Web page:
To create highly detailed and accurate suitability maps for tall fescue (or any other species), it is necessary to change from the traditional qualitative description of plant characteristics to an approach that defines tolerances quantitatively. Estimates of climatic and soil factor tolerances for tall fescue have been developed based on summary publications (e.g., Moser et al., 1996; USDA-NRCS, 2006b), specific research publications, and current expert knowledge of forage scientists.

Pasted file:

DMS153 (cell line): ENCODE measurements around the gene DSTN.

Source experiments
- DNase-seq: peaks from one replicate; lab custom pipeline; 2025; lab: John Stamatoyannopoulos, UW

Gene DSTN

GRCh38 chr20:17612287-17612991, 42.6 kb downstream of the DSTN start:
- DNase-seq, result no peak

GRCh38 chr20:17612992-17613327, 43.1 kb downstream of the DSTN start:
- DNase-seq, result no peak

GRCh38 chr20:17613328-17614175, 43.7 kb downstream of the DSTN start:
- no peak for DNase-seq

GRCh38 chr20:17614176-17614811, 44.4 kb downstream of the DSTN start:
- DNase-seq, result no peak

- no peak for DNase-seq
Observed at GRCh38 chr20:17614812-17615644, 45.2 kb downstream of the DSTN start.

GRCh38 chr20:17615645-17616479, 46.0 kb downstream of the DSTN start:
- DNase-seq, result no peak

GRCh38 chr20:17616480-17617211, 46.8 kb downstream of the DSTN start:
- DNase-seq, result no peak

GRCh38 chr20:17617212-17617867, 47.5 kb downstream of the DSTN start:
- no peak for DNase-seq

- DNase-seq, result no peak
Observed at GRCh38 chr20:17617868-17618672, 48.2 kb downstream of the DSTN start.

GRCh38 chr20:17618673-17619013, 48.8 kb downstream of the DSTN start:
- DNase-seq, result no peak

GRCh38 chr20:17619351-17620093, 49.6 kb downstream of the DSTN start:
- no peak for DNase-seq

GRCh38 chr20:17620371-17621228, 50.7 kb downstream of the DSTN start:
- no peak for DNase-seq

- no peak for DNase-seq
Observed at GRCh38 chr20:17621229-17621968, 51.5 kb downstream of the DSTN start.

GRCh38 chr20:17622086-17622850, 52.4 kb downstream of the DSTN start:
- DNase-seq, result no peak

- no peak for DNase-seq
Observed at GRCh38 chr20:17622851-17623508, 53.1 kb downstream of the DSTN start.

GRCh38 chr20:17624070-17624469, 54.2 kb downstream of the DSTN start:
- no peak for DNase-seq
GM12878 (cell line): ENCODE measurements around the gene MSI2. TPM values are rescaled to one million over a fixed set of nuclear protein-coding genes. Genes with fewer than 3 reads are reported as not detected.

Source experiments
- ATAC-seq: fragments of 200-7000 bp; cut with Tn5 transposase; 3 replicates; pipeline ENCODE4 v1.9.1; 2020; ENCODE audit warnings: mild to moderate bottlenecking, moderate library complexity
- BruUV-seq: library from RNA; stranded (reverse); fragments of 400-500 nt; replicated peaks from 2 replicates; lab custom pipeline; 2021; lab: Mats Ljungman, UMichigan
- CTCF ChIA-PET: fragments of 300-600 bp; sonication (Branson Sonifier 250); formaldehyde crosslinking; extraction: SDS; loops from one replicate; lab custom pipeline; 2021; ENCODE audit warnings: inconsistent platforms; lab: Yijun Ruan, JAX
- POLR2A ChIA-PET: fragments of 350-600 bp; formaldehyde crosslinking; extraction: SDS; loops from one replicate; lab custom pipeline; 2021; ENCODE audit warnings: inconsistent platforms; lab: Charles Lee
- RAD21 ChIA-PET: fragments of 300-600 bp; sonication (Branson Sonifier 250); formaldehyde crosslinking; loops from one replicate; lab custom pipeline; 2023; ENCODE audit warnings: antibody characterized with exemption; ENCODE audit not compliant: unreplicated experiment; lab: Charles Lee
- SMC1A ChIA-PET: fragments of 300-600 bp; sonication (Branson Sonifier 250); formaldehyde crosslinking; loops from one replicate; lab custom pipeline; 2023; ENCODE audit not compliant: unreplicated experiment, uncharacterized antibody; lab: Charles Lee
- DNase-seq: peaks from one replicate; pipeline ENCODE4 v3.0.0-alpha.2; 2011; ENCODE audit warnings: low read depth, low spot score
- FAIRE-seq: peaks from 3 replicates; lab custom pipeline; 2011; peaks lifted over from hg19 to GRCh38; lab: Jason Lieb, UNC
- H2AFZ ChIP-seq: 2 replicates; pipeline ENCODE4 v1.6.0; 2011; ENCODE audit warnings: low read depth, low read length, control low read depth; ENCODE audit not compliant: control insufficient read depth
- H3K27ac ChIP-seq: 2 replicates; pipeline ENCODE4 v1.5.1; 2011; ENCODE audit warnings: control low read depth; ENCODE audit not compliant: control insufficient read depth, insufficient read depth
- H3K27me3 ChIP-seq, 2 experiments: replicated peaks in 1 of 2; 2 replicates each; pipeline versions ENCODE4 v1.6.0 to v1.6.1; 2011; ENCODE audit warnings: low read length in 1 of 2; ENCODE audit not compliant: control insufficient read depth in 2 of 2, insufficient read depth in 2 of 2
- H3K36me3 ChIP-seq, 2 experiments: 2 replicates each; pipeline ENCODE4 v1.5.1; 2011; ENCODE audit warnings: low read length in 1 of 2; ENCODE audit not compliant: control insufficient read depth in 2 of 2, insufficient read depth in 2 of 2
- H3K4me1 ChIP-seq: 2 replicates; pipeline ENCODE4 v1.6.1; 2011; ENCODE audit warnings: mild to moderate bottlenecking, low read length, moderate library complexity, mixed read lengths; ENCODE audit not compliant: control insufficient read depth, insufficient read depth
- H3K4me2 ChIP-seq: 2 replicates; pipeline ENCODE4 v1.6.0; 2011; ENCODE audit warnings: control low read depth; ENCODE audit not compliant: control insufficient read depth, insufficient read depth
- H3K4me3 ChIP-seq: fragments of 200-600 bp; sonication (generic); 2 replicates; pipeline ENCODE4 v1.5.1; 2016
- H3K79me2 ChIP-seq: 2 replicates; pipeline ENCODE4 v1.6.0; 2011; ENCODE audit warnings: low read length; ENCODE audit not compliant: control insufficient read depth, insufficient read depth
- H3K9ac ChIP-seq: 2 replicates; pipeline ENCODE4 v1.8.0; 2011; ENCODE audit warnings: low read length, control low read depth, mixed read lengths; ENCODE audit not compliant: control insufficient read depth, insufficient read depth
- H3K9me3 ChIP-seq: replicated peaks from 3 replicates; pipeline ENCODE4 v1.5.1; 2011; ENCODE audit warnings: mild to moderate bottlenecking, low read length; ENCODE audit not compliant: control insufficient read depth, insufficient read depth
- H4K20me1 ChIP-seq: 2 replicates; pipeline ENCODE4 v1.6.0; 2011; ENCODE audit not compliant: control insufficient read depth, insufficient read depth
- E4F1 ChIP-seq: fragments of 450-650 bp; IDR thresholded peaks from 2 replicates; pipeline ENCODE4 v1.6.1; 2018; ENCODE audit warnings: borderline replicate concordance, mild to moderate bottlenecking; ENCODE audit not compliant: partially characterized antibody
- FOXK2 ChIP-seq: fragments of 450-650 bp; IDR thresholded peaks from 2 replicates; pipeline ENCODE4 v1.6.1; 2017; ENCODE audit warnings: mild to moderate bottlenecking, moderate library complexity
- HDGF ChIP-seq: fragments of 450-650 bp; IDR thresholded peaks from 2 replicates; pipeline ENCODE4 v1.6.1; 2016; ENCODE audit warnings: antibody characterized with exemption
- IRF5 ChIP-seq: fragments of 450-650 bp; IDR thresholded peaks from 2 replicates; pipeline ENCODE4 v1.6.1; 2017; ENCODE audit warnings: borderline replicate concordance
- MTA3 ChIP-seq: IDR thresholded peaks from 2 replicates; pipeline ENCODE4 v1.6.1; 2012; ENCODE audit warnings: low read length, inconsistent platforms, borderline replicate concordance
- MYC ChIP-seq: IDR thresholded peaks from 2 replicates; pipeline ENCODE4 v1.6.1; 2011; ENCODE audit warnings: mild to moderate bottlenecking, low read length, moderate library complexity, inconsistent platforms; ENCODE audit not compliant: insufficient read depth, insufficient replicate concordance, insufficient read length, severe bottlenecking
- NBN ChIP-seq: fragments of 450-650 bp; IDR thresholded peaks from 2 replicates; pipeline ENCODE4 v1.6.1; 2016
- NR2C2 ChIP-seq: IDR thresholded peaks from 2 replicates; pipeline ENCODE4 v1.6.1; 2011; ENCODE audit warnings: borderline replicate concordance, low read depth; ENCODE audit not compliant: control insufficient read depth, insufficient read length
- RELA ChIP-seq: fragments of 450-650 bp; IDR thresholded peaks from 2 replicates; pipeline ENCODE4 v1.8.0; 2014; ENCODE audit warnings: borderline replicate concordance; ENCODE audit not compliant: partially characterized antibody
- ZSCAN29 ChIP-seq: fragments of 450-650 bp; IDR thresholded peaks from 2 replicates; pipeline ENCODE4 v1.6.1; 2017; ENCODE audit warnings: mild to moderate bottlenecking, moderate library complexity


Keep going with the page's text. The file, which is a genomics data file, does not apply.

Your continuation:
The type of tall fescue mapped here represents the continental (temperate), summer-active types that already are grown widely in the United States and usually presumed to be infested by the wild type of Neotyphodium coenophialum fungal endophyte (see Chapter 1). In this context, summer-active refers to the ability of a population to grow in summer if precipitation is adequate and temperatures are sublethal, as is exhibited typically by the long-established cultivars Kentucky-31 and Alta (see the Summer Survival section of this chapter).
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